We're happy to present this article by Emily Lingenfelser from one of our favorite sites, YourTango.
So don't you dare judge me.
The other day, I told the director of a shelter for pregnant women that my pregnancy was unexpected. To my surprise, this woman had the nerve to laugh at me and replied, "Well, you know how babies are made, Emily."
Maybe I am dramatic, but her judgment felt like a punch in the stomach. I was speechless. Of course I'm not an idiot. I know how women become pregnant but I had just come to terms with the fact that I might not be able to have more children.
After five months without a period, I found myself having a transvaginal ultrasound and being told that there were multiple cysts on my ovaries. Polycystic Ovarian Syndrome (PCOS), my doctor told me. My periods were nonexistent; I was 25 and ovulating maybe once every six months.
This will make it harder to get pregnant, he said, and I let that begin to really soak in.
I already had reservations about my ability to conceive which stemmed from my body's ultimate betrayal: cancer. My body was the enemy, the cancer cells and radiation had contaminated me from the inside out.
Perhaps it isn't logical thinking, but I no longer trusted my body to be anything except a disappointment.
So in July, when I was diagnosed with PCOS, a hormonal imbalance that would also affect my fertility and increase my chances of miscarriage threefold, I had began to prepare myself for the cold, hard truth: I might never carry another baby inside me.
Two weeks later, I ovulated for the first time in six months.
Two weeks after that, I conceived a child.
My body was not the enemy anymore. Despite the circumstances and it being unplanned, my pregnancy felt like a miracle. A gift from the God I wasn't so sure existed anymore.
It wasn't in my plans, but this baby was a blessing. Something I thought I would never have again. It couldn't just be a coincidence, because the odds seemed so insurmountable. It seemed impossible.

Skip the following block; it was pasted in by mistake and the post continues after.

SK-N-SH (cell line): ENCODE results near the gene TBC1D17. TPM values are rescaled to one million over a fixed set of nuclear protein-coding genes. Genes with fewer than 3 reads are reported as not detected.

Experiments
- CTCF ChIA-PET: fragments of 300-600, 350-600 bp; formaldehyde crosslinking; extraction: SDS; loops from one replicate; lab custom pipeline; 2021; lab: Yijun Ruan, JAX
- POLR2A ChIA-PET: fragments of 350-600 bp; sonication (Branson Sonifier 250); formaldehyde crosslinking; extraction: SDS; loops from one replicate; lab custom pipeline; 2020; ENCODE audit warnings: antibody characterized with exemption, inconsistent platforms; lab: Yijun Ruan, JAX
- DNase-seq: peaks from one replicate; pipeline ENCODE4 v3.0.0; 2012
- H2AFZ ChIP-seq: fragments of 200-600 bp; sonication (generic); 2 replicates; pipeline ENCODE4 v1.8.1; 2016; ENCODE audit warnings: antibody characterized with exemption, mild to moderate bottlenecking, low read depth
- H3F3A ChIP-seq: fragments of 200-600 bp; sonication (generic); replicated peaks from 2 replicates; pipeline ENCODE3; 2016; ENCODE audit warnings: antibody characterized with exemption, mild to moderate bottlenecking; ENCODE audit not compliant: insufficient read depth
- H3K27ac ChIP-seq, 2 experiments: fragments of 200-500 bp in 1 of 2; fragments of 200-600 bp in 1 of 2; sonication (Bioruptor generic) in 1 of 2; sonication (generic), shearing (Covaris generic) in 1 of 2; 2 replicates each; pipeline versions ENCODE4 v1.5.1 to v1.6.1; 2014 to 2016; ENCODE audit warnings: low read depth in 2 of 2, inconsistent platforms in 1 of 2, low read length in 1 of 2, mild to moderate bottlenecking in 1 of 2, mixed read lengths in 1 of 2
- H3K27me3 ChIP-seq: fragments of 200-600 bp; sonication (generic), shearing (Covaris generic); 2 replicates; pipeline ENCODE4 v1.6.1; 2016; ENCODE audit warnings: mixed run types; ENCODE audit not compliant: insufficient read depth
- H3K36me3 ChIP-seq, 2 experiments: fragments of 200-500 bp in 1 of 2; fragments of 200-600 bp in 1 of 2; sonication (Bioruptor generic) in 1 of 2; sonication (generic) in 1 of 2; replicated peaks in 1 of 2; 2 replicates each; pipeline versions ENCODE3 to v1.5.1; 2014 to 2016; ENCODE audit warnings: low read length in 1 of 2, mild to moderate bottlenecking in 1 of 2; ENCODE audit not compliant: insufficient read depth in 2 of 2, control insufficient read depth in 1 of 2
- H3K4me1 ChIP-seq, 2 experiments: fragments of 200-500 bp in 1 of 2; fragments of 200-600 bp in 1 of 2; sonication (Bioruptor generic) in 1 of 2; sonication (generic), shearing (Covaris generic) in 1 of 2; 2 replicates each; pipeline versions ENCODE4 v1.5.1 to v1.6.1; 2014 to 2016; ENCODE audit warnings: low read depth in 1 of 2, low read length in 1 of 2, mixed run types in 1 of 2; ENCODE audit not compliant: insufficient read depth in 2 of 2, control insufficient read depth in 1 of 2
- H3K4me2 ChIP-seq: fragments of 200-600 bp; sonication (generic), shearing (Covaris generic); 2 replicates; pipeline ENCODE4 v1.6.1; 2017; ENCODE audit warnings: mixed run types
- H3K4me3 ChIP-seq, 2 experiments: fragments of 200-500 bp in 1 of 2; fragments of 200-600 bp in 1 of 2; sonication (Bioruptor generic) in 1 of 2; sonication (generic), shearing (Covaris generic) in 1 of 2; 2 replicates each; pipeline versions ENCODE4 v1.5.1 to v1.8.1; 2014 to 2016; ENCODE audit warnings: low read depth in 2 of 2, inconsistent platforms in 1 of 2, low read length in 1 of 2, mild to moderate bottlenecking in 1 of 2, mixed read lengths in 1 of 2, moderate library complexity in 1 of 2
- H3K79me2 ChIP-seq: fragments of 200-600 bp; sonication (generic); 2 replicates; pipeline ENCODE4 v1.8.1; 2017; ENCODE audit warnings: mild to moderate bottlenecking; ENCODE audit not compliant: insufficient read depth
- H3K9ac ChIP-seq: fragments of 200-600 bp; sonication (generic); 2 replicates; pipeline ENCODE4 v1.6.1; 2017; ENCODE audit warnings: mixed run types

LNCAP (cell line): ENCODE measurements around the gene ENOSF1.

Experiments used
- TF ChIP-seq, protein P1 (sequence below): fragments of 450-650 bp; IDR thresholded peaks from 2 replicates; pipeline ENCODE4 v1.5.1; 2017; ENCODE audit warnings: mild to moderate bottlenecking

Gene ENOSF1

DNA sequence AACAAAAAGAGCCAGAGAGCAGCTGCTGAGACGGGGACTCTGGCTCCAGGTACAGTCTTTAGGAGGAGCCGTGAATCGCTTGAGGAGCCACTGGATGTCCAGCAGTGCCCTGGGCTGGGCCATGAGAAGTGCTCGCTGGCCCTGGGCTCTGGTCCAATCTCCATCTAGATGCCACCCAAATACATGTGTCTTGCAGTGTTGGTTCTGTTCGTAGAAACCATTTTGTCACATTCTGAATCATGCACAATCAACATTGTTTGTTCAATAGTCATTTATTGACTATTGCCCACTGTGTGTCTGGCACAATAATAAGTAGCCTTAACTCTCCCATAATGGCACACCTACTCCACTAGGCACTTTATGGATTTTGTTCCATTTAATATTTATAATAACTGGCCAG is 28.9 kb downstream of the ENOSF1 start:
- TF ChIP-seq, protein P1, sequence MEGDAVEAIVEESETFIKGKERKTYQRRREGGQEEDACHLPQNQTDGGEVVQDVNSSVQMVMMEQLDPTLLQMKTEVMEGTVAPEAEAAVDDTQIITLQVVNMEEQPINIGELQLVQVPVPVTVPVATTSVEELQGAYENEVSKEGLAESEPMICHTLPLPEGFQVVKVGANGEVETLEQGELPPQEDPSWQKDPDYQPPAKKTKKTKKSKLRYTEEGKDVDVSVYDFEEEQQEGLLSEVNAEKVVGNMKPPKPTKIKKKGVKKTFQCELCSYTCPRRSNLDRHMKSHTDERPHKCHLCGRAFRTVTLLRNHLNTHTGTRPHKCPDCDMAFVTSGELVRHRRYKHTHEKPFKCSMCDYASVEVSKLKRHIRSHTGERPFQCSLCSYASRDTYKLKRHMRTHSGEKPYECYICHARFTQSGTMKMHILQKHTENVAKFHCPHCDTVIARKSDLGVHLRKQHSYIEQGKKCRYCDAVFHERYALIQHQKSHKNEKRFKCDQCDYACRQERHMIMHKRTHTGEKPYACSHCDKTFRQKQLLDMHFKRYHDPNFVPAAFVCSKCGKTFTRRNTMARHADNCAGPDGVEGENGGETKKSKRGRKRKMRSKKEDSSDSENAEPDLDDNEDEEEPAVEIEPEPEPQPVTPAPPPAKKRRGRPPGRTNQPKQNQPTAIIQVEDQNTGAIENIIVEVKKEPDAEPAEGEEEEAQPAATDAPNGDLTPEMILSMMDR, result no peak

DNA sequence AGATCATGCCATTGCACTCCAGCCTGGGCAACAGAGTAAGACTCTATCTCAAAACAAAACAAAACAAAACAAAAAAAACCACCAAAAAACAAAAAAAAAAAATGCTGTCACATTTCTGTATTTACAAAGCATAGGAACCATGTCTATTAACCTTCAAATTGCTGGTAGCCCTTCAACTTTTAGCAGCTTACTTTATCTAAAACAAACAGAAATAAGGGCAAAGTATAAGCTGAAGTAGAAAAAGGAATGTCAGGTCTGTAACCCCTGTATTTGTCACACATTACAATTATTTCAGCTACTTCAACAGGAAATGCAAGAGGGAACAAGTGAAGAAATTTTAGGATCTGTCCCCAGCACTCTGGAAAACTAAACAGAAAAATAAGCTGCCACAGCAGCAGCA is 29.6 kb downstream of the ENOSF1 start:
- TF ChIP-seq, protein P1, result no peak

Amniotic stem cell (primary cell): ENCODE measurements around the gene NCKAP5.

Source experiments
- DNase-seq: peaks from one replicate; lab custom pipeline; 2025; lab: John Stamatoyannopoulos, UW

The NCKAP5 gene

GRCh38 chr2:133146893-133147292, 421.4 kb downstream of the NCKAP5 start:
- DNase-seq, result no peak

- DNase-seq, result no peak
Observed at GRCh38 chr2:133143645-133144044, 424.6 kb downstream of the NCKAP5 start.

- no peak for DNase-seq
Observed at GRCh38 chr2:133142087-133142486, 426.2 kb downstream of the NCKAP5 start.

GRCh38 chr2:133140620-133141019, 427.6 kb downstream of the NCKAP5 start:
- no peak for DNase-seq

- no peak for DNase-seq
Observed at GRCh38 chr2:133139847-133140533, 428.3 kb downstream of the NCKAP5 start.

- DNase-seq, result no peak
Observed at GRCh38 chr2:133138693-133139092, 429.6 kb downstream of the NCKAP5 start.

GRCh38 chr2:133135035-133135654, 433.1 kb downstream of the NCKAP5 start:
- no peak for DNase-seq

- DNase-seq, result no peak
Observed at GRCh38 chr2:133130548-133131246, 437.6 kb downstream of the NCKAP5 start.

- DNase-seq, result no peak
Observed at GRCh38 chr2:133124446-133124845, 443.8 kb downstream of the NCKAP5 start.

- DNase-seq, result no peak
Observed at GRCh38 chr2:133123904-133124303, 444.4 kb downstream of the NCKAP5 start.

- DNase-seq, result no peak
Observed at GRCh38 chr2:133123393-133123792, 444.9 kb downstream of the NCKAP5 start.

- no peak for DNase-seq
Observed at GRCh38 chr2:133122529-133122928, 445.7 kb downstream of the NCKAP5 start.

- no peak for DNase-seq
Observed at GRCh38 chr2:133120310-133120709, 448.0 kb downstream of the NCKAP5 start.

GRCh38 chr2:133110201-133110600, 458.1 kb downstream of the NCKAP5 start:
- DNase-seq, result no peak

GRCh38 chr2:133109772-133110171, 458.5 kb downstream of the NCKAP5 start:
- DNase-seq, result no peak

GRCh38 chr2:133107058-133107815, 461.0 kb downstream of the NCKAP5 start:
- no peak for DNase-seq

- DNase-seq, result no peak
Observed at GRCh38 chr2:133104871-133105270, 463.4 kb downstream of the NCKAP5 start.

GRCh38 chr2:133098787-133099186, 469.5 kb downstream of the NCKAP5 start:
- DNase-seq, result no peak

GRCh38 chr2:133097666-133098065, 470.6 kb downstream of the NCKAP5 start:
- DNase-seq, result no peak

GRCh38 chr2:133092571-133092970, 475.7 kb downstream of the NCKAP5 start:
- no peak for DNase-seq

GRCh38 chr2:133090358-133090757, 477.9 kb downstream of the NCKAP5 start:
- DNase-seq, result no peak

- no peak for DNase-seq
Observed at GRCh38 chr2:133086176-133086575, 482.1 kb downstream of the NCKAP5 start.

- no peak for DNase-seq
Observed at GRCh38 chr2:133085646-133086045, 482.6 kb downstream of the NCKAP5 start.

My unplanned pregnancy taught me that maybe everything does happen for a reason. Maybe there is a higher power and a purpose to all of this, a reason I was put here.
There are so many women, especially those who have survived cancer or been diagnosed with PCOS, who have fertility issues. They cannot conceive; they suffer from early miscarriage.
But somehow, I am 18 weeks pregnant with a little boy, who will come into this world so loved and wanted. A little boy who was unexpected in every way with a mother who feels entirely blessed to feel his little kicks every single day.
So before you judge me, before you mock the terms "unplanned" or "unexpected," you should realize there is always more to the story than you know. There are silent struggles and quiet pain that people go through which you may never know.
And at the end of the day, it doesn't matter if I intended to get pregnant or not. The creation of a life is always something to be proud of, despite judgmental, pro-life assh*les who believe it's OK to lecture others about how babies are made.
You know what I have to say to those self-righteous individuals? Go f*ck yourself. (At least you won't get pregnant that way.)
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